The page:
Felix Mendelssohn was born into an intellectual and affluent household: his grandfather Moses was the pre-eminent Jewish philosopher of the Enlightenment, and both his father and mother’s family were bankers.  Felix and his sister Fanny were outstandingly precocious and were driven hard by their parents – their day started at 5 am at the latest.  In 1818 the 9-year old Felix publicly performed a Dussek piano concerto from memory, and his first datable composition was performed in Berlin the same year. His copious early compositions outshone even those of Mozart.  When Mendelssohn was 12 he played for Goethe who had also heard the young Mozart.  Goethe was impressed: “…what [Mendelssohn] already accomplishes bears the same relation to the Mozart of that time that the cultivated talk of a grown-up person bears to the prattle of a child. At the age of 16 he produced his first undoubted masterpiece, his String Octet Op 20, incidentally at the same time as a metrically accurate German translation of a comedy by Terence which was published by his tutor the following year!

Mendelssohn’s string quartets fall into four groups:  an early (even for Mendelssohn) quartet from 1823; the Op 12 & 13 quartets written in 1829 & 1827 respectively; the three Op 44 quartets including today’s from 1837-8, and finally the Op 80 quartet, a personal outpouring of grief written in 1847 in response to Fanny’s unexpected death, and only a few months before his own.  The A minor Op 13 quartet appeared shortly after Beethoven’s late quartets were published;  Mendelssohn studied them closely and incorporated many compositional techniques especially from Op 132 & 135 into his Op 13, giving us an interesting link between “classical” and “romantic” quartet writing.

Mendelssohn started work on today’s E-minor quartet in the spring of 1837 while on honeymoon, with his young French bride Cécile (10 years his junior and “fresh, bright and even-tempered” in Fanny’s view); he finished it in Frankfurt on 18 June.  That October it was given its first performance by a quartet led by Ferdinand David who coincidentally had been born a year after Mendelssohn in the same house in Hamburg.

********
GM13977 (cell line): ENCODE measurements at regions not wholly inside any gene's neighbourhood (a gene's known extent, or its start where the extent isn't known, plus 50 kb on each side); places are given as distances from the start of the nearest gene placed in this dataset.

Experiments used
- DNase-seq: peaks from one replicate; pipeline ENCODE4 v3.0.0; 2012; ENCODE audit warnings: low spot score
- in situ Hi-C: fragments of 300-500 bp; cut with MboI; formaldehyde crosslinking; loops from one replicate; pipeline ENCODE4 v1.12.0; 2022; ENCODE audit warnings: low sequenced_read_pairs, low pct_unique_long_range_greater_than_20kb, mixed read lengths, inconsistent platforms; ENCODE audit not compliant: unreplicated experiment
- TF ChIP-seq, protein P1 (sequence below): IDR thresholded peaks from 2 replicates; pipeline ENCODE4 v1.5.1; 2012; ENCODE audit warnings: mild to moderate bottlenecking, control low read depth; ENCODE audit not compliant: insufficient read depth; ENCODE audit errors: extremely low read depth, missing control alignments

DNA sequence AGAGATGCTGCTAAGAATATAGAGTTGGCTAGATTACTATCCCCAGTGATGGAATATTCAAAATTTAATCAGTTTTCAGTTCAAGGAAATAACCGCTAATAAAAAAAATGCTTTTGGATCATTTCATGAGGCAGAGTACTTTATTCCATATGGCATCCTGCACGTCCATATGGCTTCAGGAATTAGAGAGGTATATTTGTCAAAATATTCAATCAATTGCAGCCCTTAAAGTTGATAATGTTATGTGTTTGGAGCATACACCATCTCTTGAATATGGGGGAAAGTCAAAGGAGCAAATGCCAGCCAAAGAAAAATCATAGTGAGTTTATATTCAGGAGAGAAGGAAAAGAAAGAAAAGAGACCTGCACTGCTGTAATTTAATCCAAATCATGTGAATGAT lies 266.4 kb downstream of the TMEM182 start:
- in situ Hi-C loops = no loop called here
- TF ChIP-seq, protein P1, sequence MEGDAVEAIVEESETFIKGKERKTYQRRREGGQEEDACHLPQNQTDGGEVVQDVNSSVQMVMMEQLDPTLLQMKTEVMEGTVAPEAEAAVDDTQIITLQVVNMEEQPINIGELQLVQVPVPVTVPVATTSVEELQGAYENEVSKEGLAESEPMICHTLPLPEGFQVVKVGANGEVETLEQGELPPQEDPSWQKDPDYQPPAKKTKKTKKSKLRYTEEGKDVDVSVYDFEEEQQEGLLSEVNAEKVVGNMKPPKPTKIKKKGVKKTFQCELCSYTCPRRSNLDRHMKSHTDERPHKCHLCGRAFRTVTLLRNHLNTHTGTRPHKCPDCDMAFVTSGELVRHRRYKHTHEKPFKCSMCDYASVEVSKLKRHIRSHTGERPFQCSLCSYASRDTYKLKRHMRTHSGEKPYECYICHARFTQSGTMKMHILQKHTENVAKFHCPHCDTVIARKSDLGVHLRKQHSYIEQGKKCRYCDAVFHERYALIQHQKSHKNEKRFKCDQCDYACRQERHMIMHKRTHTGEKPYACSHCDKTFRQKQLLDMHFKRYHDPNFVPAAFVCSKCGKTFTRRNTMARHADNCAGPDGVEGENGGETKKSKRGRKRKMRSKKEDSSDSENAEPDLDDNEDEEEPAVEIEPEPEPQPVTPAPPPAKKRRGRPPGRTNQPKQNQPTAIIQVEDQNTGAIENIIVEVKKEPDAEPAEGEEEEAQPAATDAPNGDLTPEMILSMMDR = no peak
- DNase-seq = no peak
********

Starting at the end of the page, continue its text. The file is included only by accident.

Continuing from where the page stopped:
The first movement opens with syncopated crotchets pushing forward, and an optimistically rising theme on the first violin.  Soon an even more energetic figure appears – unison semiquavers in all four instruments, which are subsequently fragmented and tossed between the players.  Some repose and reflection comes with a tender themetender theme from the first violin from the first violin (illustrated).  Mendelssohn develops and combines these contrasting ideas with apparently effortless fluency, ending tranquillo in the major with the two main themes happily reconciled.

The E-major Scherzo is heir to the light, staccato, tripping scherzo writing of his Octet and Midsummer Night’s Dream overture.  The G-major Andante also moves onward (Mendelssohn warns the players “This piece must never be allowed to drag”) with two bars of fluid, pulsing semiquavers from the second violin stretching and opening the windows to allow in the first violin’s beautiful song.  It was written on his honeymoon after all!

The last movement opens with a restless figure in the minor key;restless figure in the minor key relentlessly energetic quavers carry us along until we reach this expansive theme in the major (illustrated). The quavers are persuaded to go into the major for a while too, but return to the minor and power on tirelessly to a triumphant conclusion.